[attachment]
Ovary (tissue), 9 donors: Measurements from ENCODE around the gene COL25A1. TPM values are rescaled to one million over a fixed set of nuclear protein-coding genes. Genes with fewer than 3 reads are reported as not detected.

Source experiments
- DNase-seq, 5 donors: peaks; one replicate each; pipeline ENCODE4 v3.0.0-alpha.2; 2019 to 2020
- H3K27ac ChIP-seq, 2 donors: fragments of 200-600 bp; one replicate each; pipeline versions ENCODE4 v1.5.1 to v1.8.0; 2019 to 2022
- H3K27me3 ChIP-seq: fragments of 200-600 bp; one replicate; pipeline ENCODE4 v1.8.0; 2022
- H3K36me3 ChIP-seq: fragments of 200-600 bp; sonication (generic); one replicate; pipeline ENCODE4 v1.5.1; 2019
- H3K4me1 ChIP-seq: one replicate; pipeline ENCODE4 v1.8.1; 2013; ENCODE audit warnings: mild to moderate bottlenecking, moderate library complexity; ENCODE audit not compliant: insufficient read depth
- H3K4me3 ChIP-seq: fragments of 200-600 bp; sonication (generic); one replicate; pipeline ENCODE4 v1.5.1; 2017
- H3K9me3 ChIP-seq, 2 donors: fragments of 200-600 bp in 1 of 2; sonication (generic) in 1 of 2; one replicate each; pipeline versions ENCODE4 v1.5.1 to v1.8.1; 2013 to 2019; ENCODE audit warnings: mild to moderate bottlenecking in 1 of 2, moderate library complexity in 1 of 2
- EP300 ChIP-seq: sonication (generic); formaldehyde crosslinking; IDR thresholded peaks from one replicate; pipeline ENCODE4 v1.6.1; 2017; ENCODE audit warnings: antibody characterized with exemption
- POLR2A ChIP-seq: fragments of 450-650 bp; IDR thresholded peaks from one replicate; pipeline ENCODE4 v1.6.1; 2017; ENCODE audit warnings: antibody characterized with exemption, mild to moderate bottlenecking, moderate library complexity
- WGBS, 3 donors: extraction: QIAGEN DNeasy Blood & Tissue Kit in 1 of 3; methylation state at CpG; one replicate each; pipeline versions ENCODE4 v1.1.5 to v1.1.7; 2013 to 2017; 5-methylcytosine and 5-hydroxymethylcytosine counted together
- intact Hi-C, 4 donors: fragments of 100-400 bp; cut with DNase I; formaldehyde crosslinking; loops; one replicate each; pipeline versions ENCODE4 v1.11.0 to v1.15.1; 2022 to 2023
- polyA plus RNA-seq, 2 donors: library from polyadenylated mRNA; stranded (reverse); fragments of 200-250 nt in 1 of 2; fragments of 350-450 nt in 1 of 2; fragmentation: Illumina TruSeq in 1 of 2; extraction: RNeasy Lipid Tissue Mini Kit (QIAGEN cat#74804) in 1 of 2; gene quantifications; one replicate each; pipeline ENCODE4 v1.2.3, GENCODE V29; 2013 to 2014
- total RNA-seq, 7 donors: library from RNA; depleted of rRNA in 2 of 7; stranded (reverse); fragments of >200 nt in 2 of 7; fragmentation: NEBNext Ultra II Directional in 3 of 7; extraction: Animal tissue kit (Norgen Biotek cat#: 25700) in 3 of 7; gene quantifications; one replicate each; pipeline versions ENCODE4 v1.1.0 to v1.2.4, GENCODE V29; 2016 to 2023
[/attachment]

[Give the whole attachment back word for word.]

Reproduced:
Ovary (tissue), 9 donors: Measurements from ENCODE around the gene COL25A1. TPM values are rescaled to one million over a fixed set of nuclear protein-coding genes. Genes with fewer than 3 reads are reported as not detected.

Source experiments
- DNase-seq, 5 donors: peaks; one replicate each; pipeline ENCODE4 v3.0.0-alpha.2; 2019 to 2020
- H3K27ac ChIP-seq, 2 donors: fragments of 200-600 bp; one replicate each; pipeline versions ENCODE4 v1.5.1 to v1.8.0; 2019 to 2022
- H3K27me3 ChIP-seq: fragments of 200-600 bp; one replicate; pipeline ENCODE4 v1.8.0; 2022
- H3K36me3 ChIP-seq: fragments of 200-600 bp; sonication (generic); one replicate; pipeline ENCODE4 v1.5.1; 2019
- H3K4me1 ChIP-seq: one replicate; pipeline ENCODE4 v1.8.1; 2013; ENCODE audit warnings: mild to moderate bottlenecking, moderate library complexity; ENCODE audit not compliant: insufficient read depth
- H3K4me3 ChIP-seq: fragments of 200-600 bp; sonication (generic); one replicate; pipeline ENCODE4 v1.5.1; 2017
- H3K9me3 ChIP-seq, 2 donors: fragments of 200-600 bp in 1 of 2; sonication (generic) in 1 of 2; one replicate each; pipeline versions ENCODE4 v1.5.1 to v1.8.1; 2013 to 2019; ENCODE audit warnings: mild to moderate bottlenecking in 1 of 2, moderate library complexity in 1 of 2
- EP300 ChIP-seq: sonication (generic); formaldehyde crosslinking; IDR thresholded peaks from one replicate; pipeline ENCODE4 v1.6.1; 2017; ENCODE audit warnings: antibody characterized with exemption
- POLR2A ChIP-seq: fragments of 450-650 bp; IDR thresholded peaks from one replicate; pipeline ENCODE4 v1.6.1; 2017; ENCODE audit warnings: antibody characterized with exemption, mild to moderate bottlenecking, moderate library complexity
- WGBS, 3 donors: extraction: QIAGEN DNeasy Blood & Tissue Kit in 1 of 3; methylation state at CpG; one replicate each; pipeline versions ENCODE4 v1.1.5 to v1.1.7; 2013 to 2017; 5-methylcytosine and 5-hydroxymethylcytosine counted together
- intact Hi-C, 4 donors: fragments of 100-400 bp; cut with DNase I; formaldehyde crosslinking; loops; one replicate each; pipeline versions ENCODE4 v1.11.0 to v1.15.1; 2022 to 2023
- polyA plus RNA-seq, 2 donors: library from polyadenylated mRNA; stranded (reverse); fragments of 200-250 nt in 1 of 2; fragments of 350-450 nt in 1 of 2; fragmentation: Illumina TruSeq in 1 of 2; extraction: RNeasy Lipid Tissue Mini Kit (QIAGEN cat#74804) in 1 of 2; gene quantifications; one replicate each; pipeline ENCODE4 v1.2.3, GENCODE V29; 2013 to 2014
- total RNA-seq, 7 donors: library from RNA; depleted of rRNA in 2 of 7; stranded (reverse); fragments of >200 nt in 2 of 7; fragmentation: NEBNext Ultra II Directional in 3 of 7; extraction: Animal tissue kit (Norgen Biotek cat#: 25700) in 3 of 7; gene quantifications; one replicate each; pipeline versions ENCODE4 v1.1.0 to v1.2.4, GENCODE V29; 2016 to 2023